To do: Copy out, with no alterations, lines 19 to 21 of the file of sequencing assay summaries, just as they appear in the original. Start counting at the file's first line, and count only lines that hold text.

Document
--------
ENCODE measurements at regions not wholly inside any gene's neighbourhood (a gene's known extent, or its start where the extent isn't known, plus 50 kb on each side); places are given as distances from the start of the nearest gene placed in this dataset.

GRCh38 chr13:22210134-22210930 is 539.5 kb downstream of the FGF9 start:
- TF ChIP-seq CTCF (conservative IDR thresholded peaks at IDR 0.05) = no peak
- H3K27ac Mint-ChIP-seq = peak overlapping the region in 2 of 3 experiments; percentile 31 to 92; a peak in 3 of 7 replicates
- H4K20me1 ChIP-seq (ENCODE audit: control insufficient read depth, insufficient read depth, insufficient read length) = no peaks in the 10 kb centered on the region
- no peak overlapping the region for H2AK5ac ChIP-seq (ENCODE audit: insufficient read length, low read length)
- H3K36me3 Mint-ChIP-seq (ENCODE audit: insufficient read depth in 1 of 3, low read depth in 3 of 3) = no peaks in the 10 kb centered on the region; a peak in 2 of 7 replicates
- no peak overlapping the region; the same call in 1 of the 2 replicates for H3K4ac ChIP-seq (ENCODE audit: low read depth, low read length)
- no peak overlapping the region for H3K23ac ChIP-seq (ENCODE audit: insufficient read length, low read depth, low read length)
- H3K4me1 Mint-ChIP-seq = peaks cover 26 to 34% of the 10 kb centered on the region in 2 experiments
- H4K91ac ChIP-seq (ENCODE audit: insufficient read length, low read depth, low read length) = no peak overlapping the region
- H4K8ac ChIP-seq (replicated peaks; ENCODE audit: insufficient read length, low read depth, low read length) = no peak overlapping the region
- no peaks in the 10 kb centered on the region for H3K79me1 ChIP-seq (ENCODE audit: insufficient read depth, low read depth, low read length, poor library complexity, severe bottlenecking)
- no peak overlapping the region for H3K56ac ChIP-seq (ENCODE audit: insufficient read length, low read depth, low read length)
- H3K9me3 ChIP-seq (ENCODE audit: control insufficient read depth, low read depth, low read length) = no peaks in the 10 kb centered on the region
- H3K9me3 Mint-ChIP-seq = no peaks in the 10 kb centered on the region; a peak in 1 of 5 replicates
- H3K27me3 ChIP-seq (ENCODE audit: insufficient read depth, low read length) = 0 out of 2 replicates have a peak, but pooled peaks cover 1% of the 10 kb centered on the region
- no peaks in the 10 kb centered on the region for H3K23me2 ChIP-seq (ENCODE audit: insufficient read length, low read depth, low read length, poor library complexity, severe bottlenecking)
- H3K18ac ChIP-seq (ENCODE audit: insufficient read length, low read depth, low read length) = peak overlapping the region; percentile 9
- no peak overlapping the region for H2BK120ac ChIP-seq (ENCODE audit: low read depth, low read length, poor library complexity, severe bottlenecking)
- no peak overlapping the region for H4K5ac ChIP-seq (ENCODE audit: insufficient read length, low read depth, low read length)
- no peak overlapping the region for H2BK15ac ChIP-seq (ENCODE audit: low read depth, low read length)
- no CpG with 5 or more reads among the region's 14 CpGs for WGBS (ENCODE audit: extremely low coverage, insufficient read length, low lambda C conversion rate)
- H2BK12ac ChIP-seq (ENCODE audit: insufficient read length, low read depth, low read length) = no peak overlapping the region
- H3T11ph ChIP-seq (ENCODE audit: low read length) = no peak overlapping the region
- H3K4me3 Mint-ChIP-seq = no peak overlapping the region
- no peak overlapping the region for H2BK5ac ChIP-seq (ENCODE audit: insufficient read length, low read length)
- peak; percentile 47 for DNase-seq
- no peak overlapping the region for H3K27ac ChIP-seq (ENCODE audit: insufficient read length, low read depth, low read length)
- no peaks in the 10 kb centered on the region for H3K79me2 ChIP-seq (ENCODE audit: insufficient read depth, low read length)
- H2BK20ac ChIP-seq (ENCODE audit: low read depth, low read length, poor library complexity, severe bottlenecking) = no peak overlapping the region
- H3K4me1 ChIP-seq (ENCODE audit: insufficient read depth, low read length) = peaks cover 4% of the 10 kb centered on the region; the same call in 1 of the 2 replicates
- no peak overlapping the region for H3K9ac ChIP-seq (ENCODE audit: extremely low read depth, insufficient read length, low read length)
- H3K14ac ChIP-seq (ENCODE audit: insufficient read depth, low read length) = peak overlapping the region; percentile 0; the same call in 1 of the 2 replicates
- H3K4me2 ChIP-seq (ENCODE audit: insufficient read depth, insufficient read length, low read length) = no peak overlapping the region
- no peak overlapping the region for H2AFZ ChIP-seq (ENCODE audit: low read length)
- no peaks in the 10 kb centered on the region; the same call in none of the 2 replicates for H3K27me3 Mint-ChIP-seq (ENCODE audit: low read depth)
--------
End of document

- H3K18ac ChIP-seq (ENCODE audit: insufficient read length, low read depth, low read length) = peak overlapping the region; percentile 9
- no peak overlapping the region for H2BK120ac ChIP-seq (ENCODE audit: low read depth, low read length, poor library complexity, severe bottlenecking)
- no peak overlapping the region for H4K5ac ChIP-seq (ENCODE audit: insufficient read length, low read depth, low read length)